Your Old Digital Camera Is Just Sitting In a Drawer When It Could Be Your Kid’s New Favorite Toy
In 2005, I was a food blogger with a pretty sweet amateur camera setup: I had a point-and-shoot Canon camera with four megapixels. (For reference, the newest iPhone model boasts 48 megapixels.) It was silver and chunky. Sending a photo to someone was a multi-step process involving a USB cable.
Times have changed and, for most of us, smartphones have made a lot of the old tech in our lives obsolete. But my early-2000s gadgets have found a vibrant second life as toys for my kids, stimulating creativity and capturing memories in the process.
My older son discovered that old Canon PowerShot when he was still in preschool. He had a kid-specific camera that he rarely played with because it was frustrating to use, with a clunky interface, a very tiny screen, and a short battery life. When he spotted my old camera in a drawer, it had been untouched for at least a decade, and I thought, “Why not?” I put in some new batteries, and let him try it out.
He loved it. With all its settings on “auto,” the camera was simple to use, and because it was digital, I didn’t care if he took 50 pictures of the same stuffed animal. I showed him how to pull up the photos and look at them on the screen, and every once in a while, I would plug the camera into my computer to download the photos and see what he had been up to.
It was amazing, actually. I got to see the world through his eyes, and understand what he thought was worth looking at: his toys, his toenails, our pets, his dad and me, silly selfies, and so many photos of Pillow, his special pillow. I keep them in a folder on my computer, a living document that captures his view of the world, and how that view has changed over time.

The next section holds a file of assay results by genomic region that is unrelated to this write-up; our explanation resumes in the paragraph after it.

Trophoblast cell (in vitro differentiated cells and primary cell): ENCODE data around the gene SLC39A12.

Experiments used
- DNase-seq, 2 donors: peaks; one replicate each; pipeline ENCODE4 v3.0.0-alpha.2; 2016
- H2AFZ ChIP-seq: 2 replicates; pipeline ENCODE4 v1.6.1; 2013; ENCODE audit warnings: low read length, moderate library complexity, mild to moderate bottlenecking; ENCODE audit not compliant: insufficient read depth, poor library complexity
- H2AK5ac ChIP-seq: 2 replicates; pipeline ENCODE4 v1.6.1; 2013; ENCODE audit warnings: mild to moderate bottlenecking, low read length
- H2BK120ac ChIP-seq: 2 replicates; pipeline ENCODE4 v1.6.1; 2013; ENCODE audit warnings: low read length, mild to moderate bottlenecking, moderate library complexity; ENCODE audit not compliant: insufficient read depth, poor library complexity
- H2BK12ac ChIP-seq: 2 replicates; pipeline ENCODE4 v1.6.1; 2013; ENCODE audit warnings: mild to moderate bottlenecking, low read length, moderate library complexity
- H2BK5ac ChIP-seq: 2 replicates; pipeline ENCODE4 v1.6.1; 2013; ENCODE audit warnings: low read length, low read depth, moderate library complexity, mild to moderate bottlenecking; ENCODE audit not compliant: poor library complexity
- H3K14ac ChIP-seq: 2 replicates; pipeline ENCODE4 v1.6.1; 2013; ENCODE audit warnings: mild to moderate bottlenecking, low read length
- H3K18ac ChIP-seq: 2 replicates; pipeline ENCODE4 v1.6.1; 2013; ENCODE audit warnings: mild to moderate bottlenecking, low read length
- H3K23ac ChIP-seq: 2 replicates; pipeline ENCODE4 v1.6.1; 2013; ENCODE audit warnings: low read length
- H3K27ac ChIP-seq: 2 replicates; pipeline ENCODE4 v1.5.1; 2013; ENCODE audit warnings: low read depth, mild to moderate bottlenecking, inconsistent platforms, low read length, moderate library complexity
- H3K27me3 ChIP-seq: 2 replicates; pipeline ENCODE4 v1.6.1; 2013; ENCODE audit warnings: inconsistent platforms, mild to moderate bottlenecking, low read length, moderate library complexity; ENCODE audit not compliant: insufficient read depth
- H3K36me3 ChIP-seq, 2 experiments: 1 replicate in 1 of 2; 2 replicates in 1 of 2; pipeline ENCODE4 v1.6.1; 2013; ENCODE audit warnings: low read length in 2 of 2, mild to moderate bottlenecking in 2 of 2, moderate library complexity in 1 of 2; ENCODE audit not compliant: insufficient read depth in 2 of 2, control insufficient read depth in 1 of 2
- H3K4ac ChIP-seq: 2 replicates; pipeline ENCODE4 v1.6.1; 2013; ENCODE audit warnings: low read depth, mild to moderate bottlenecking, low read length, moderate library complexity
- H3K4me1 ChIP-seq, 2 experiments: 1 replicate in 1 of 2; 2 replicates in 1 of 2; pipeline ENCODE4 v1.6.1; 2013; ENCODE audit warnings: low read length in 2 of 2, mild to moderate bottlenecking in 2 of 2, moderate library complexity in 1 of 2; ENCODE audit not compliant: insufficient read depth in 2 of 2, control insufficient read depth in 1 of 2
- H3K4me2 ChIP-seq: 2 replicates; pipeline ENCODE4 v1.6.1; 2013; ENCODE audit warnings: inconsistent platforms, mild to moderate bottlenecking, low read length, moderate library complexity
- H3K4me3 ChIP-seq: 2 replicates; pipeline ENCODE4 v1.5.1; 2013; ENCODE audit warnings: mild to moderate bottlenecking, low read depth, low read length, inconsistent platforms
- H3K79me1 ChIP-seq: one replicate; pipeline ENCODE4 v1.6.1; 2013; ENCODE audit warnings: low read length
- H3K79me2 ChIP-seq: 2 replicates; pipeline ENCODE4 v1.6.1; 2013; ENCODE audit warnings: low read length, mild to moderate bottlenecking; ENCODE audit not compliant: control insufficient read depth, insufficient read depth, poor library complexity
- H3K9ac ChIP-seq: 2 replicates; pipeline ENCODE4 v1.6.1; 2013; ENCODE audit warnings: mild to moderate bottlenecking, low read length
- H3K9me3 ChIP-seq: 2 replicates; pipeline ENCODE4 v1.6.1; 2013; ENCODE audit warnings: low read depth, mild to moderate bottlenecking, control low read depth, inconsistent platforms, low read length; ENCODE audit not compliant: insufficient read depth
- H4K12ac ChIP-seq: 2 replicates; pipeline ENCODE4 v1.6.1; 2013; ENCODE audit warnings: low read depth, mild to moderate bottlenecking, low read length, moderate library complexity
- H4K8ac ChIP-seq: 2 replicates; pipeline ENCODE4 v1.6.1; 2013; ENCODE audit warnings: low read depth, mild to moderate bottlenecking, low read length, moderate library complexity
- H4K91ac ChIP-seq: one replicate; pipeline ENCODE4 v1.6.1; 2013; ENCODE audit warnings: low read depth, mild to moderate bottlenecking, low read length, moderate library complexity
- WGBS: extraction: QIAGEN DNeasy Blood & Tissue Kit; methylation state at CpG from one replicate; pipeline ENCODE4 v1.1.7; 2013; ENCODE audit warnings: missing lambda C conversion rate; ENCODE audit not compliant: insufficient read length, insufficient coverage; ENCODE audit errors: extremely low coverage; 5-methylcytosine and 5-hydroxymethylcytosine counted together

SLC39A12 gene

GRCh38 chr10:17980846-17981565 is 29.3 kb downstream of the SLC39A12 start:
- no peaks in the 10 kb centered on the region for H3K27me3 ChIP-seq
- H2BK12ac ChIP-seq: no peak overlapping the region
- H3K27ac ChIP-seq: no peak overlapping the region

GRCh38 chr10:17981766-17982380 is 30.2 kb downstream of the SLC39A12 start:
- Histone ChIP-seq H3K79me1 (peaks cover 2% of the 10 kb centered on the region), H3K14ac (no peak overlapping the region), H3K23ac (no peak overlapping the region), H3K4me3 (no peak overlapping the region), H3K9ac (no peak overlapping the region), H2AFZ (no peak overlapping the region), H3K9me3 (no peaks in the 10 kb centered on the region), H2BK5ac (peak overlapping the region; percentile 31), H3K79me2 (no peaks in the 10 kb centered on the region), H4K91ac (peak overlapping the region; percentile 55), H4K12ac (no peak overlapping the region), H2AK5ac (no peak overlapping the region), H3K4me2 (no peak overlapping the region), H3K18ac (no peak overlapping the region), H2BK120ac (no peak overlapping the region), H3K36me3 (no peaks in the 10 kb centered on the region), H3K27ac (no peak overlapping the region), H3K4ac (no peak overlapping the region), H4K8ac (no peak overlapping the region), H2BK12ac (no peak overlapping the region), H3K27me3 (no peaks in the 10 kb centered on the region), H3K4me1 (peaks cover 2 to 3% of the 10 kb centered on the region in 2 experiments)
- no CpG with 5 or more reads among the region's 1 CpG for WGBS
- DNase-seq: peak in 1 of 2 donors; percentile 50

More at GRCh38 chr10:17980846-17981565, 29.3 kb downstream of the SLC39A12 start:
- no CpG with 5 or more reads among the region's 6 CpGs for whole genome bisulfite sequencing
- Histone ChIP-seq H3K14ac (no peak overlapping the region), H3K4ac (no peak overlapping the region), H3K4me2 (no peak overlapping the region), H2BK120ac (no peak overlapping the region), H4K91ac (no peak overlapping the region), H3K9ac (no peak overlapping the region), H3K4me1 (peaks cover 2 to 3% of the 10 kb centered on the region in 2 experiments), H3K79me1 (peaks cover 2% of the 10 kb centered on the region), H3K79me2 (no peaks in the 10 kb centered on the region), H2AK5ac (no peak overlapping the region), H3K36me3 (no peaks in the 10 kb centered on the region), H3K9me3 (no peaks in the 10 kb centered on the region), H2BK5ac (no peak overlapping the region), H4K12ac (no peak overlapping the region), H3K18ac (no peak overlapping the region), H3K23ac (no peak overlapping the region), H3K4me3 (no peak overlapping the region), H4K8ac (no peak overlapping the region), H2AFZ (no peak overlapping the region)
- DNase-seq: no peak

Because the camera was such a success, shortly after I unearthed an old digital voice recorder that I had bought in the mid-2000s to record interviews, and showed my son how to make recordings and play them back. Somehow he was instantly transformed into a 5-year-old radio newscaster, announcing, “Welcome back, ladies and gentlemen! I’m here this morning with my mommy. Hi, Mommy.” He interviewed his babysitter and his new baby brother. He told jokes (“Dad’s butts are stinky!”) and played them back for his friends.
He is almost 9 now and doesn’t use the recorder much, but we will still listen to the recordings together from time to time, marveling at how cute and young his voice sounded in the beginning, how each little recording captures a specific moment in time so perfectly, and how dad’s butts are still stinky — and hilarious.
I’m so grateful that I gave him these gadgets on a whim, not knowing until later that I was also giving him the power to capture his own story in sounds and images, and in the process giving myself a unique glimpse into how he experiences the world.
I’m In! Where Can I Find Old Tech Like This?
If you don’t have any operable 2000s tech lying around your house, you can start by asking friends and family if they have any old gadgets they don’t use anymore. Think about who in your circle was among the last to buy a smartphone, and start there.
If you can’t find anything for free, yard sales and thrift stores are good places to poke around. You could put out a call on a local parents’ buy-sell-trade group, or on neighborhood sites like Nextdoor, to see if anyone in your area has items to part with. eBay is another option, and some items, like digital voice recorders, you can even find new online for a decent price.
However you acquire it, just remember to back up your child’s work frequently. We all know ’00s tech doesn’t last forever.